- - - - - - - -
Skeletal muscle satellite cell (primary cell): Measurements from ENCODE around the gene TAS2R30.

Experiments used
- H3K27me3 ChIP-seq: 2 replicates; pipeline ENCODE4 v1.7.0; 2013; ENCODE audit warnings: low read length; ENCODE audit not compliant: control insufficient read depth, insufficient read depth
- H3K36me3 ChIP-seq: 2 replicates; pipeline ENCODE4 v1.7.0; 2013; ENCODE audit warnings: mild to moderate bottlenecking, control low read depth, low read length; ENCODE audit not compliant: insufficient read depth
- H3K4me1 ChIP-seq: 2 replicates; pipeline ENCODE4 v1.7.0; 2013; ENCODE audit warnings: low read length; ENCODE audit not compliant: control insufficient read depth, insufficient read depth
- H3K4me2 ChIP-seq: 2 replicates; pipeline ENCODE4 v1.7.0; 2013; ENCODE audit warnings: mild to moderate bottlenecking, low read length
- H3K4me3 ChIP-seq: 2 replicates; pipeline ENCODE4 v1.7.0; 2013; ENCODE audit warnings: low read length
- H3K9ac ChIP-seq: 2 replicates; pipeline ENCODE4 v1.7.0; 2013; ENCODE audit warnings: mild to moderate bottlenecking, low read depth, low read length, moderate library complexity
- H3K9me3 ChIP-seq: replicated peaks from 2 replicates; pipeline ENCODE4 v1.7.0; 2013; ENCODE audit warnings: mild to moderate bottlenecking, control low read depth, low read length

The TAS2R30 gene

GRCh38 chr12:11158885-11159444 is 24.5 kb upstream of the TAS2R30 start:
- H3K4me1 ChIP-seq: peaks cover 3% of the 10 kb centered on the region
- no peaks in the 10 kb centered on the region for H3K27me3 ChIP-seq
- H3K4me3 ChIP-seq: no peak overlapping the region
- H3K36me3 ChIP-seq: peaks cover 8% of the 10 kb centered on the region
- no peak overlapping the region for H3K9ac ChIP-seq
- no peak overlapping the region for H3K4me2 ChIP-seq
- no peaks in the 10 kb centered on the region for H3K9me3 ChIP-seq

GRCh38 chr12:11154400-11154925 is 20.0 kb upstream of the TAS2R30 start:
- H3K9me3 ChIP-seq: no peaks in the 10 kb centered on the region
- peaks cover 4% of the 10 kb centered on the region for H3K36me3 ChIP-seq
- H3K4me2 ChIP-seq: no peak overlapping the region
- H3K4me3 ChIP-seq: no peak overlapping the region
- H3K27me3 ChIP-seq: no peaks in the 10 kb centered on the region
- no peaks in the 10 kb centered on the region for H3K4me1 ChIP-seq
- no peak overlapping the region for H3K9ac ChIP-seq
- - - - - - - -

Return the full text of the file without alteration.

Skeletal muscle satellite cell (primary cell): Measurements from ENCODE around the gene TAS2R30.

Experiments used
- H3K27me3 ChIP-seq: 2 replicates; pipeline ENCODE4 v1.7.0; 2013; ENCODE audit warnings: low read length; ENCODE audit not compliant: control insufficient read depth, insufficient read depth
- H3K36me3 ChIP-seq: 2 replicates; pipeline ENCODE4 v1.7.0; 2013; ENCODE audit warnings: mild to moderate bottlenecking, control low read depth, low read length; ENCODE audit not compliant: insufficient read depth
- H3K4me1 ChIP-seq: 2 replicates; pipeline ENCODE4 v1.7.0; 2013; ENCODE audit warnings: low read length; ENCODE audit not compliant: control insufficient read depth, insufficient read depth
- H3K4me2 ChIP-seq: 2 replicates; pipeline ENCODE4 v1.7.0; 2013; ENCODE audit warnings: mild to moderate bottlenecking, low read length
- H3K4me3 ChIP-seq: 2 replicates; pipeline ENCODE4 v1.7.0; 2013; ENCODE audit warnings: low read length
- H3K9ac ChIP-seq: 2 replicates; pipeline ENCODE4 v1.7.0; 2013; ENCODE audit warnings: mild to moderate bottlenecking, low read depth, low read length, moderate library complexity
- H3K9me3 ChIP-seq: replicated peaks from 2 replicates; pipeline ENCODE4 v1.7.0; 2013; ENCODE audit warnings: mild to moderate bottlenecking, control low read depth, low read length

The TAS2R30 gene

GRCh38 chr12:11158885-11159444 is 24.5 kb upstream of the TAS2R30 start:
- H3K4me1 ChIP-seq: peaks cover 3% of the 10 kb centered on the region
- no peaks in the 10 kb centered on the region for H3K27me3 ChIP-seq
- H3K4me3 ChIP-seq: no peak overlapping the region
- H3K36me3 ChIP-seq: peaks cover 8% of the 10 kb centered on the region
- no peak overlapping the region for H3K9ac ChIP-seq
- no peak overlapping the region for H3K4me2 ChIP-seq
- no peaks in the 10 kb centered on the region for H3K9me3 ChIP-seq

GRCh38 chr12:11154400-11154925 is 20.0 kb upstream of the TAS2R30 start:
- H3K9me3 ChIP-seq: no peaks in the 10 kb centered on the region
- peaks cover 4% of the 10 kb centered on the region for H3K36me3 ChIP-seq
- H3K4me2 ChIP-seq: no peak overlapping the region
- H3K4me3 ChIP-seq: no peak overlapping the region
- H3K27me3 ChIP-seq: no peaks in the 10 kb centered on the region
- no peaks in the 10 kb centered on the region for H3K4me1 ChIP-seq
- no peak overlapping the region for H3K9ac ChIP-seq